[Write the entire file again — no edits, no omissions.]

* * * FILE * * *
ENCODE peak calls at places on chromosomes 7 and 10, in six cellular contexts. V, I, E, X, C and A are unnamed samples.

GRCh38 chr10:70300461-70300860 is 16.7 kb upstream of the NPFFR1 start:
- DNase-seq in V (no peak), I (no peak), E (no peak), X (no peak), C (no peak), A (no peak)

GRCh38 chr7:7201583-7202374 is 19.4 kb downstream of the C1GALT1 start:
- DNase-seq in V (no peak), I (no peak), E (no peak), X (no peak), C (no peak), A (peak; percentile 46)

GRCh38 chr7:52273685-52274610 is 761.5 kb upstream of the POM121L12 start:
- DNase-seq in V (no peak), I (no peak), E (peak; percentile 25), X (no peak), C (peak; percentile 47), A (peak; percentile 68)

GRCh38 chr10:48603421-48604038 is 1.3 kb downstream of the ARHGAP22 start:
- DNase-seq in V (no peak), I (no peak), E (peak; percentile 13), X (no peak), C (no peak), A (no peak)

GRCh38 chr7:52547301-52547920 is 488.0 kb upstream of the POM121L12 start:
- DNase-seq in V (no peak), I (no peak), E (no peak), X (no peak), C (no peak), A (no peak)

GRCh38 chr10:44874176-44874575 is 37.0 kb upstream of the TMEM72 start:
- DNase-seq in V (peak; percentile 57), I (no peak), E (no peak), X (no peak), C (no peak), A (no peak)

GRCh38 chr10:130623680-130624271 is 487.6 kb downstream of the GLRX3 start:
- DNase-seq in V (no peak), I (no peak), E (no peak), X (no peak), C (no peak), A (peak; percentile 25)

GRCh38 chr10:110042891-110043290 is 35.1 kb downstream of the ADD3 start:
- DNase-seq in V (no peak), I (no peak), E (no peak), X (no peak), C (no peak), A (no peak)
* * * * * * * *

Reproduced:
ENCODE peak calls at places on chromosomes 7 and 10, in six cellular contexts. V, I, E, X, C and A are unnamed samples.

GRCh38 chr10:70300461-70300860 is 16.7 kb upstream of the NPFFR1 start:
- DNase-seq in V (no peak), I (no peak), E (no peak), X (no peak), C (no peak), A (no peak)

GRCh38 chr7:7201583-7202374 is 19.4 kb downstream of the C1GALT1 start:
- DNase-seq in V (no peak), I (no peak), E (no peak), X (no peak), C (no peak), A (peak; percentile 46)

GRCh38 chr7:52273685-52274610 is 761.5 kb upstream of the POM121L12 start:
- DNase-seq in V (no peak), I (no peak), E (peak; percentile 25), X (no peak), C (peak; percentile 47), A (peak; percentile 68)

GRCh38 chr10:48603421-48604038 is 1.3 kb downstream of the ARHGAP22 start:
- DNase-seq in V (no peak), I (no peak), E (peak; percentile 13), X (no peak), C (no peak), A (no peak)

GRCh38 chr7:52547301-52547920 is 488.0 kb upstream of the POM121L12 start:
- DNase-seq in V (no peak), I (no peak), E (no peak), X (no peak), C (no peak), A (no peak)

GRCh38 chr10:44874176-44874575 is 37.0 kb upstream of the TMEM72 start:
- DNase-seq in V (peak; percentile 57), I (no peak), E (no peak), X (no peak), C (no peak), A (no peak)

GRCh38 chr10:130623680-130624271 is 487.6 kb downstream of the GLRX3 start:
- DNase-seq in V (no peak), I (no peak), E (no peak), X (no peak), C (no peak), A (peak; percentile 25)

GRCh38 chr10:110042891-110043290 is 35.1 kb downstream of the ADD3 start:
- DNase-seq in V (no peak), I (no peak), E (no peak), X (no peak), C (no peak), A (no peak)